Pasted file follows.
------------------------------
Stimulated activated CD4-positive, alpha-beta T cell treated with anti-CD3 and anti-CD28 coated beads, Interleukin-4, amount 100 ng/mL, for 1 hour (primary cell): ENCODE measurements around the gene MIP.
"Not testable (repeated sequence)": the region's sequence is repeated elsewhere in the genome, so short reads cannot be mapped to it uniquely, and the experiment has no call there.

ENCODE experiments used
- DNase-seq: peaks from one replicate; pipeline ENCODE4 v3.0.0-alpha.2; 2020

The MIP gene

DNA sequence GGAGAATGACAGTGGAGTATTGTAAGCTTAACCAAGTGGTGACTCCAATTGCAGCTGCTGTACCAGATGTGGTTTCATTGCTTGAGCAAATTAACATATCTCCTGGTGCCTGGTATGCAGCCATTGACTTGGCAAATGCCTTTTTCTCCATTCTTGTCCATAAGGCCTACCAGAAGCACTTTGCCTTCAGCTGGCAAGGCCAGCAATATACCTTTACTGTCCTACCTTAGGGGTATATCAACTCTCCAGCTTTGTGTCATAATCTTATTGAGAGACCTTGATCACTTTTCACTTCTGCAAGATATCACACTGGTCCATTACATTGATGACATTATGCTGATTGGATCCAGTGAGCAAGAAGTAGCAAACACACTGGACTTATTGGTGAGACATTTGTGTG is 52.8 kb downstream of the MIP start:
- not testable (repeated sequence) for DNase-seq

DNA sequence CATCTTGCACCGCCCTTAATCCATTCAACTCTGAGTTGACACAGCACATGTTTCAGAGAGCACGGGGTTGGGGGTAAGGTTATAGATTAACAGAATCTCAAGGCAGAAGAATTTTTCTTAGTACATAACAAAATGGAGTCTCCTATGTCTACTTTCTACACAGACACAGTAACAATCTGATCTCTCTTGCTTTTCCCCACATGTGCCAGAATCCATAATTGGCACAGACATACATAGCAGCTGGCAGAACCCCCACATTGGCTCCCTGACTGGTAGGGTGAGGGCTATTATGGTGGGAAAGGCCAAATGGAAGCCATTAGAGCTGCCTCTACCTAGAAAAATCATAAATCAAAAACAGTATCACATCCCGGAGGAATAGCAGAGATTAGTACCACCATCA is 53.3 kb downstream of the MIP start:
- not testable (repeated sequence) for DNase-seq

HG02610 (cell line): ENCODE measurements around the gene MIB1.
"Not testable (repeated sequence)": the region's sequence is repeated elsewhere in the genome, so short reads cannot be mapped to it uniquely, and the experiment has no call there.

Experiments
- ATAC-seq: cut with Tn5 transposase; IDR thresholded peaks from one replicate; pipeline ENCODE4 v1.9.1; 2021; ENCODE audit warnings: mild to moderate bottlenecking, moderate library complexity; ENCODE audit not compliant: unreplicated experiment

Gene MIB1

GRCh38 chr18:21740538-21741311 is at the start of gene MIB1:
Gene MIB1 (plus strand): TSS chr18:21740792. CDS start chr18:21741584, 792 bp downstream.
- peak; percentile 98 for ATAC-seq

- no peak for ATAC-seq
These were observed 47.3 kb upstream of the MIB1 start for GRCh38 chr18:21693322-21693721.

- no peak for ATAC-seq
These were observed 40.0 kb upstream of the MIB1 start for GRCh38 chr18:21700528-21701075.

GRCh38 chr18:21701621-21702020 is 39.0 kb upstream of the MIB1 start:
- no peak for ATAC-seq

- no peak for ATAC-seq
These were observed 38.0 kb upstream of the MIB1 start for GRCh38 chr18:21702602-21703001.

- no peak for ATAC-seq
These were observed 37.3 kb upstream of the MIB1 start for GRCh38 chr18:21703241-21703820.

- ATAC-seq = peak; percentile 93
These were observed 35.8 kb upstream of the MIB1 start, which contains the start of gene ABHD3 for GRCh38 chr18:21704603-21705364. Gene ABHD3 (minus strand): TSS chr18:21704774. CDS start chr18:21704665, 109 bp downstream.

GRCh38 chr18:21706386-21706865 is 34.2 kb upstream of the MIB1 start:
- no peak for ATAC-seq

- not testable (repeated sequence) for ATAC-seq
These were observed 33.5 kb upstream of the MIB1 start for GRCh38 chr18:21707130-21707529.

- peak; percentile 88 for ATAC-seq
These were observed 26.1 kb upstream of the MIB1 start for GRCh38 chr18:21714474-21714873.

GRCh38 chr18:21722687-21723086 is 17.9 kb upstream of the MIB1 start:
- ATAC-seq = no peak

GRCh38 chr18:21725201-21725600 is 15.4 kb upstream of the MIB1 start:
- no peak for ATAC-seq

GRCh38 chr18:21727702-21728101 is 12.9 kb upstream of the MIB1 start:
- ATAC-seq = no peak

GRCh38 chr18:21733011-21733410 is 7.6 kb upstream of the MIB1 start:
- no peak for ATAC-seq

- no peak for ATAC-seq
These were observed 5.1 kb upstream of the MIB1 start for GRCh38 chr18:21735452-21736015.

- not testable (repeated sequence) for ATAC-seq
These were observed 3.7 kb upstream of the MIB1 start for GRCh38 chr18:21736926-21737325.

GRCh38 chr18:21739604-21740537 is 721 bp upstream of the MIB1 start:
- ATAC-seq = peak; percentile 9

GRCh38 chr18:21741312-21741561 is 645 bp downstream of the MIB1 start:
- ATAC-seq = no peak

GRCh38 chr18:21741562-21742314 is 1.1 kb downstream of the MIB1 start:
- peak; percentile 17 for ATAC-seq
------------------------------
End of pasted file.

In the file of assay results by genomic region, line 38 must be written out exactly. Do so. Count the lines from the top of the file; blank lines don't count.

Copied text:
GRCh38 chr18:21725201-21725600 is 15.4 kb upstream of the MIB1 start: